The Power of Writing

Writing can take many forms and fill for many purposes. It can entertain, inform, help us gain clarity or spark progress. Florence Nightingale first used writing to sort her thoughts as she struggled with self-definition in the face of restrictive social norms and later, as you are well aware, she used it to ignite worldwide health care reforms. It’s because of Nightingale that we now wash our hands so often.

According to Caroline Worthington, director of the Florence Nightingale Museum, “When she [Nightingale] started out, there was no such thing as nursing. Hospitals were places of last resort where the floors were laid with straw to soak up the blood.”

The power of imagery

It was hard to fathom during the Victorian era that a woman born into a wealthy British family would have the determination and ingenuity to introduce hygiene practices, save the British army and pioneer healthcare for everyone.

Nightingale’s nickname as the “Lady with the Lamp” arose during the Crimean war, where she volunteered to improve conditions for wounded and sick soldiers. Every night, she visited thousands of casualties ­holding a Turkish paper lantern. It was later immortalised by Henry Wadsworth Longfellow, 19th-century American poet, in the poem ‘Santa Filomena‘:

“Lo! in that house of misery

A lady with a lamp I see

Pass through the glimmering gloom,

And flit from room to room.”

This caring image was of great consequence because Nightingale used it to further her cause. She was so much more than the “Lady with the Lamp”. She was a pioneering statistician who used data visualisation to persuade the government of the need for change. She was the first one to use pie charts and developed the “Rose diagram” to communicate the terrible state of the army’s health to great effect. “The truth she uncovered was shocking – 16,000 of the 18,000 deaths were not due to battle wounds but to preventable diseases, spread by poor sanitation.” The reforms that followed changed people’s perceptions about nursing, establishing it as the respectable profession it is today.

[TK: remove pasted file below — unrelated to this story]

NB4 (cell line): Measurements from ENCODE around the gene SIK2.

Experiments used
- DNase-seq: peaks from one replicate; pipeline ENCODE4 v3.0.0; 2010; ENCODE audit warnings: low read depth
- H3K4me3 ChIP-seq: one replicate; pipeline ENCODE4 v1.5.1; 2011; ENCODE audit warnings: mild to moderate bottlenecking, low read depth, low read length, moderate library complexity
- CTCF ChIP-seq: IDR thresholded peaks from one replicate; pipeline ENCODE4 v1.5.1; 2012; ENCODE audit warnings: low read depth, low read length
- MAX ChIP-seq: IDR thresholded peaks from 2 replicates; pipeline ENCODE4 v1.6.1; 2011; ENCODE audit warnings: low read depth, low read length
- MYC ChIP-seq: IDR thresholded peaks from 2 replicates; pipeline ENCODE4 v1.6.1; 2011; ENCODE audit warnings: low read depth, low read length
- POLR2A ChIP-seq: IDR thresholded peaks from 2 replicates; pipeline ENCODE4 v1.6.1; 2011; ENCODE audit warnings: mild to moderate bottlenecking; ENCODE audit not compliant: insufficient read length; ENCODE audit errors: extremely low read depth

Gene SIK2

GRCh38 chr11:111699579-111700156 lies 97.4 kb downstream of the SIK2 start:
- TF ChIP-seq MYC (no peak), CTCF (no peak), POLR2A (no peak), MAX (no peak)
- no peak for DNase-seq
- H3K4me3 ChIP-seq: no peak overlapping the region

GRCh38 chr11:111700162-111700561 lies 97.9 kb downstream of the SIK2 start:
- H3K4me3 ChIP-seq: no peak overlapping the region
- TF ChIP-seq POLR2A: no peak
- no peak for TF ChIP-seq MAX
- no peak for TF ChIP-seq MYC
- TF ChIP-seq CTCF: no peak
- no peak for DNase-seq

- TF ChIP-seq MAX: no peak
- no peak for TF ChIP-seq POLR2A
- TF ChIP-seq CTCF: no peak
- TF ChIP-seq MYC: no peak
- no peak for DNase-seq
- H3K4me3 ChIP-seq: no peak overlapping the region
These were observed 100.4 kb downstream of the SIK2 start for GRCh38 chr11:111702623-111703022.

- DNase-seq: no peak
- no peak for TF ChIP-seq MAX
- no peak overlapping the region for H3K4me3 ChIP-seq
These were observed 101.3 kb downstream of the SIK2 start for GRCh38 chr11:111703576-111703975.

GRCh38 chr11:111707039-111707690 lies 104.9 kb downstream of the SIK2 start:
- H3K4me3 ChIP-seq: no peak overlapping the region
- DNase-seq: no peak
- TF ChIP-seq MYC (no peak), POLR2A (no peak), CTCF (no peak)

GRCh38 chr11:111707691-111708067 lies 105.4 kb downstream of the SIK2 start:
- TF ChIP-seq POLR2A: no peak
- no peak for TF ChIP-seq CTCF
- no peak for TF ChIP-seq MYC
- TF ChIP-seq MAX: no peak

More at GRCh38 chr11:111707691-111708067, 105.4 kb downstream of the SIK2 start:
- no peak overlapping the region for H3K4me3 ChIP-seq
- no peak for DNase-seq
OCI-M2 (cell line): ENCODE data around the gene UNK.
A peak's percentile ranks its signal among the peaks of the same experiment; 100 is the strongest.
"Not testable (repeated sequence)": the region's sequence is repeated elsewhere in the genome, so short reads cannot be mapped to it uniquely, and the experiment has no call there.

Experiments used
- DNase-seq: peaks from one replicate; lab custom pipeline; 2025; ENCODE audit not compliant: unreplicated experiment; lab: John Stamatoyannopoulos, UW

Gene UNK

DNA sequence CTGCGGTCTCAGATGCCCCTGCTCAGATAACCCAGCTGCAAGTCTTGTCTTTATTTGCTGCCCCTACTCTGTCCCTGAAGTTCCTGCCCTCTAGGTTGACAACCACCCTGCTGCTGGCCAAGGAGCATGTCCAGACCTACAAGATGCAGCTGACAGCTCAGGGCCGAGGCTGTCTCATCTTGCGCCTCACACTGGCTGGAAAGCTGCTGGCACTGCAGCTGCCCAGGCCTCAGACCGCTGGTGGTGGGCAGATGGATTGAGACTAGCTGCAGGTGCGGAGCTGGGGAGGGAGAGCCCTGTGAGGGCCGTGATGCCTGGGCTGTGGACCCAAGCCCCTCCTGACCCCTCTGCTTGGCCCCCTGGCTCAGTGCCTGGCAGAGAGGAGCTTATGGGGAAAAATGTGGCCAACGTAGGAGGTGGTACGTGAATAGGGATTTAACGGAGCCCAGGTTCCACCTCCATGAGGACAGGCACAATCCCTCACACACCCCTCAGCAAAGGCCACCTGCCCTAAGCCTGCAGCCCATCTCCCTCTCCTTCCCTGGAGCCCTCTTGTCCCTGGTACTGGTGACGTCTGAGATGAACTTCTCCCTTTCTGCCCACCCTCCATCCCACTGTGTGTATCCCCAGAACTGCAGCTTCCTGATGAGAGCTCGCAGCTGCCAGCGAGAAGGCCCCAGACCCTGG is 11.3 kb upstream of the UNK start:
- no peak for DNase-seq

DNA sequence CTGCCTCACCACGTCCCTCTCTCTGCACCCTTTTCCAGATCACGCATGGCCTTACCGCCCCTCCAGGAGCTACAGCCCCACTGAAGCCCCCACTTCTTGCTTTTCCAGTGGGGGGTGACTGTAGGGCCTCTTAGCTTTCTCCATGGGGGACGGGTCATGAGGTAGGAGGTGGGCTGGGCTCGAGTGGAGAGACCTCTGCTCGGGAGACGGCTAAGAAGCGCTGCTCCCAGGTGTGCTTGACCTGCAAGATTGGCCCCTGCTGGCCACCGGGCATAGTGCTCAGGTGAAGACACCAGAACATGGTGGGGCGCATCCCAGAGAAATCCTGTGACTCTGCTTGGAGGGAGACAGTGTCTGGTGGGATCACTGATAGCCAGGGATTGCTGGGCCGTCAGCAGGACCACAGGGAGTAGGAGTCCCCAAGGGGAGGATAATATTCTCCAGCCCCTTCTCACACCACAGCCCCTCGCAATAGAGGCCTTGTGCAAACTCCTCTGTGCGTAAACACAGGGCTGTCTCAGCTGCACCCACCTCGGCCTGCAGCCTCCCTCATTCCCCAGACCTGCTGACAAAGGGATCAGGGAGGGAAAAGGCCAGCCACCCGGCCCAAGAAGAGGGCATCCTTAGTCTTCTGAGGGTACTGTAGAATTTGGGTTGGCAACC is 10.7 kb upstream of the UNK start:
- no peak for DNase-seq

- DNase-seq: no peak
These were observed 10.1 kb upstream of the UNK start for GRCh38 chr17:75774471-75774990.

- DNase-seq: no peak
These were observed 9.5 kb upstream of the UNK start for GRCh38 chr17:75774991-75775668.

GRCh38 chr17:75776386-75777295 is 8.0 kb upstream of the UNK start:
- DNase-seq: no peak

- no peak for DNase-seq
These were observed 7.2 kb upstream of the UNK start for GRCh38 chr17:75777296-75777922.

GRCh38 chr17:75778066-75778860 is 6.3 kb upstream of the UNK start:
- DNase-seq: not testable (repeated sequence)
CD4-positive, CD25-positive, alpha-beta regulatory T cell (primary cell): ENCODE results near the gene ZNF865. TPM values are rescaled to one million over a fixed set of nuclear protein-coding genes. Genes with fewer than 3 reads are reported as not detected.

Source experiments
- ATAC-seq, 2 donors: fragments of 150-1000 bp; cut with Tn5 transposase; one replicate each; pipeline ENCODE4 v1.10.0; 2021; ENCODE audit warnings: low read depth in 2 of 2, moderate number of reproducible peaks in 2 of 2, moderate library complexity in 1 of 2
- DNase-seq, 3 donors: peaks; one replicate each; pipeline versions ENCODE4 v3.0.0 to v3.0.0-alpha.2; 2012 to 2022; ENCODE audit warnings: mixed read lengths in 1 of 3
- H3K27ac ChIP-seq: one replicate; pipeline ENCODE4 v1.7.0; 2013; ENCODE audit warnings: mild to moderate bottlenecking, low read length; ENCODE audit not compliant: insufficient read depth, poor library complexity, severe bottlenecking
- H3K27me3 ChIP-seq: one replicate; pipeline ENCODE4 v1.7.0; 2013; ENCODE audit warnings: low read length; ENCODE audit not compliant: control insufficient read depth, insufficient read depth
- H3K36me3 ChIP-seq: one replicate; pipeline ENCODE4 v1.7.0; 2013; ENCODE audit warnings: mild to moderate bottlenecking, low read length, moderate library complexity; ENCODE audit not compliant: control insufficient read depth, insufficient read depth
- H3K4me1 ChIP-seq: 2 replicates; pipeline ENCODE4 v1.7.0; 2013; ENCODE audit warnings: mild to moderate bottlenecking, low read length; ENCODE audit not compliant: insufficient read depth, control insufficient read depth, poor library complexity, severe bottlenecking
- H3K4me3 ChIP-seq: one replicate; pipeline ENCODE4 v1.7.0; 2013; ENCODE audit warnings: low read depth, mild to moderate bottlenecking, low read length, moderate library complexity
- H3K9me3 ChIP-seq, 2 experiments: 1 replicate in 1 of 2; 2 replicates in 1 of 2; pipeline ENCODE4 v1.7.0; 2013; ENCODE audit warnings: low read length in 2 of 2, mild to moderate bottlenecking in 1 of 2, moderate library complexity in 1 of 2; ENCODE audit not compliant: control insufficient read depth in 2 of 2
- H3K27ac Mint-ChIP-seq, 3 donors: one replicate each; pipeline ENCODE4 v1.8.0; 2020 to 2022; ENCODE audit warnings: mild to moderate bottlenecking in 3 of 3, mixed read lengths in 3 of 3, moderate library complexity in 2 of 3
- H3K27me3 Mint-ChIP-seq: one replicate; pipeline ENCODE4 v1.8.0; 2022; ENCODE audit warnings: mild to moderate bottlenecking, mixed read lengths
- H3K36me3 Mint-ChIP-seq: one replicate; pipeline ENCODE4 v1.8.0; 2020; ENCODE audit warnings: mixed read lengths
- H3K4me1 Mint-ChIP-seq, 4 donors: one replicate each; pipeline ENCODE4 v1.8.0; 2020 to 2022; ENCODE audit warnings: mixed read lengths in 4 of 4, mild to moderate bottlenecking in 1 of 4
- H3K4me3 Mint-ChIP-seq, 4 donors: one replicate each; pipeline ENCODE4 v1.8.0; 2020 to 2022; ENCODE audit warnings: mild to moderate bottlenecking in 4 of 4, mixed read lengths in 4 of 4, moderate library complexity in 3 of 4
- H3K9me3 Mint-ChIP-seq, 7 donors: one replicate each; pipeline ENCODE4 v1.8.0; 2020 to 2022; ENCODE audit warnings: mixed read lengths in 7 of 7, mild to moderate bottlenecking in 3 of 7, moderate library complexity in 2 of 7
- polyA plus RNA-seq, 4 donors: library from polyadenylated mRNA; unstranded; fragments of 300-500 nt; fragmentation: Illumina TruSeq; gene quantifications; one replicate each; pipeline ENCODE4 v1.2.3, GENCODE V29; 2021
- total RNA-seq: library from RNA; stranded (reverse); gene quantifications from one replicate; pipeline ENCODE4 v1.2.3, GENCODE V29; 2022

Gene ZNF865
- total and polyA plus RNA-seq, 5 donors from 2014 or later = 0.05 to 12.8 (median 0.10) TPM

Nightingale’s legacy

In 1860 she established the world’s first professional school of nursing at St Thomas’ Hospital which continues to teach nurses and midwives as part of King’s College London. Her book, Notes on Nursing served as the cornerstone for carers everywhere. And while she did not know the bacterial theory of infectious diseases, she realised that absolute cleanliness, fresh air, pure water, light, and efficient drainage are the surest means of preventing them.”

She played a key role in the passage of legislation that put health care decisions in the hands of local officials. But her accomplishments soon expanded past the confines of hospitals as “she worked to shed light on the crushing medical, emotional and financial burdens of Britain’s poor. “

The Nightingale Pen

In her later life, Nightingale used Onoto pens. We crafted the Nightingale Pen to honour her iconic personality – bold, driven, opinionated, yet caring and kind – and the countless ways in which she improved our lives. The Nightingale pen is made available in a limited edition of 200, to mark Nightingale's 200th birthday in 2020.

The monochrome, black and white, design of the pen reflects the historic nursing uniforms of the late 1800s and early 1900s. The white mother of pearl glimmers like hope that the “Lady with the Lamp” brought to those suffering. While its translucent effect symbolises purity and for those more philosophically inclined, it represents a collective human worry about our lack of substance. Nightingale’s early writings, you see, revealed a fear of her ideas being ineffective. She couldn’t have been more wrong. However, that’s when she used the power of writing to set herself on course.

Her story is a stark reminder of what individual willpower can do for global progress.

And to us, avid writers, it’s also an inspiration for penmanship and its versatile uses.

What are you waiting for? Fill that fountain pen and make your eternal mark.